Turns out TBM Bertha isn't the first of her kind to need a subsurface main bearing replacement. In 1993, TBM 'Excalibore' went kerput on the job at Sarnia, Ontario, on a bore under the St. Clair river:


The above is a detailed, lengthy history of railroading between Michigan and Ontario via the St. Clair river (surface and subsurface). It's worth a read if you've got the time.

03-27-2015, 01:04 PM
Wow, so if it fails then you have no choice but to dig it out to fix it.

Or... bury in place, and make a new tunnel. There are many place under Seattle where it wouldn't be possible to access it. Luckily it failed early in the dig.

03-28-2015, 01:26 AM
Btw..... the cutter head alone is 2000 tons... They figure 16 hours to lift it up the 120 foot access shaft and place on the ground. Should happen real soon.

03-28-2015, 07:36 AM
Lucky they had access. I'm certainly not an engineer nor a tunneling machine maker but what a risk to not have rear access. I get the part about having 2 different radius with the concrete getting formed behind, but still, there is no other way?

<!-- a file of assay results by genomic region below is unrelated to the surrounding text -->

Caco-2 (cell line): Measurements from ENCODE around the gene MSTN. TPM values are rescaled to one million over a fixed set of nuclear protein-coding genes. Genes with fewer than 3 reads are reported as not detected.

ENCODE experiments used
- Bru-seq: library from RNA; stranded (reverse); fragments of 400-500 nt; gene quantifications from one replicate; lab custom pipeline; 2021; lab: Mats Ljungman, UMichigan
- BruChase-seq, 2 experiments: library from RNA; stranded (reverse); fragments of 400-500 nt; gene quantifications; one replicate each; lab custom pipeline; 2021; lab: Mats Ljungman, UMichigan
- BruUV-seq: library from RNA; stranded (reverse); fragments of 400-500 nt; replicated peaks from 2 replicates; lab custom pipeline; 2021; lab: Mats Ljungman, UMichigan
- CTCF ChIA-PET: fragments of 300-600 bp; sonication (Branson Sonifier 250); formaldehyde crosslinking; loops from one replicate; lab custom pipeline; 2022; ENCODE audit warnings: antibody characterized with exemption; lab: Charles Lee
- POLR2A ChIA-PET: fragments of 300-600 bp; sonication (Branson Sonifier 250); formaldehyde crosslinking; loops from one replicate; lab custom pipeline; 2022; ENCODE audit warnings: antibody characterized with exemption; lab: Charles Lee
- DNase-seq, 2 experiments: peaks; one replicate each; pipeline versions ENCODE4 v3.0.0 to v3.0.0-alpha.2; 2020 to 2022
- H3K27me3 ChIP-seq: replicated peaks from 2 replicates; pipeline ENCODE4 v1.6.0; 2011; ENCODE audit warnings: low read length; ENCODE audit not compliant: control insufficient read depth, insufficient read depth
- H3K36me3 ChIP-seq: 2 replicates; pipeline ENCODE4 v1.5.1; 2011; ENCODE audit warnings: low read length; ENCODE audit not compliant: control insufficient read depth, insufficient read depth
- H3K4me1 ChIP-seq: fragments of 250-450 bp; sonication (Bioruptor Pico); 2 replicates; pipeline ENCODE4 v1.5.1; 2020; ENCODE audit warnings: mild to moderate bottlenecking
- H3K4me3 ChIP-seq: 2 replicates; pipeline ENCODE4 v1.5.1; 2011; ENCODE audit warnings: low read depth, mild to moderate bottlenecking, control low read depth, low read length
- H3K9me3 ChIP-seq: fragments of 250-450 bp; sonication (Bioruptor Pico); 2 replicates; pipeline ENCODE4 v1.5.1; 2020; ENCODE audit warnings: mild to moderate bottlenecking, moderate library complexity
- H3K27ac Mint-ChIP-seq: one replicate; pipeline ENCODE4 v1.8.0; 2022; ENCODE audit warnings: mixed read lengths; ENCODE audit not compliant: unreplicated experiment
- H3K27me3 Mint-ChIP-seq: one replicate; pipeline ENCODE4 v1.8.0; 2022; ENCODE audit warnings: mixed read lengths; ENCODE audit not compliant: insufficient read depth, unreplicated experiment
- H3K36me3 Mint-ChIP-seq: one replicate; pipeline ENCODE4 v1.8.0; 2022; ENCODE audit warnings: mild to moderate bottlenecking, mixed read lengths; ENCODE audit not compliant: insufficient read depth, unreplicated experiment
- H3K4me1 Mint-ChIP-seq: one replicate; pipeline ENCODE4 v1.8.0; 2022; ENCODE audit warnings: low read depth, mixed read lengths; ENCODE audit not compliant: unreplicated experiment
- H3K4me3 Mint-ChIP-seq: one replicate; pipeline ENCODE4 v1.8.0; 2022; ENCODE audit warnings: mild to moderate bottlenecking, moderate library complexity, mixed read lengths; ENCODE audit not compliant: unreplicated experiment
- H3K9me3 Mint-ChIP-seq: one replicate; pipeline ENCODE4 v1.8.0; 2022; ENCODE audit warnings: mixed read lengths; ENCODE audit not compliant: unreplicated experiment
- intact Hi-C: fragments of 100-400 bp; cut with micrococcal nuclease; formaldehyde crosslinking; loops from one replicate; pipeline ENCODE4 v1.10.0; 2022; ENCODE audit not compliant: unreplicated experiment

From wiki it would appear this is the machines first tunnel. 800' and its broken?

03-28-2015, 08:39 AM
I wonder if there was casting material left in the bearing from manufacturing. Don't they know you are supposed to dismantle, clean, and put in good new lube in any import machines. Jeez that has been covered how many times here?

04-02-2015, 08:26 PM
Video of Bertha's front-end being lifted to the surface: 2000 (not 200) tons of cutter-head, main bearing & seal, support structure and drive assembly. The lift was done Monday evening, March 30:


Current (updating) views of the TBM front end in its parking cradle: see clickable images entitled "access pit #1" and "access pit #2", (upper right image, and lefthand image one row down) in the image array: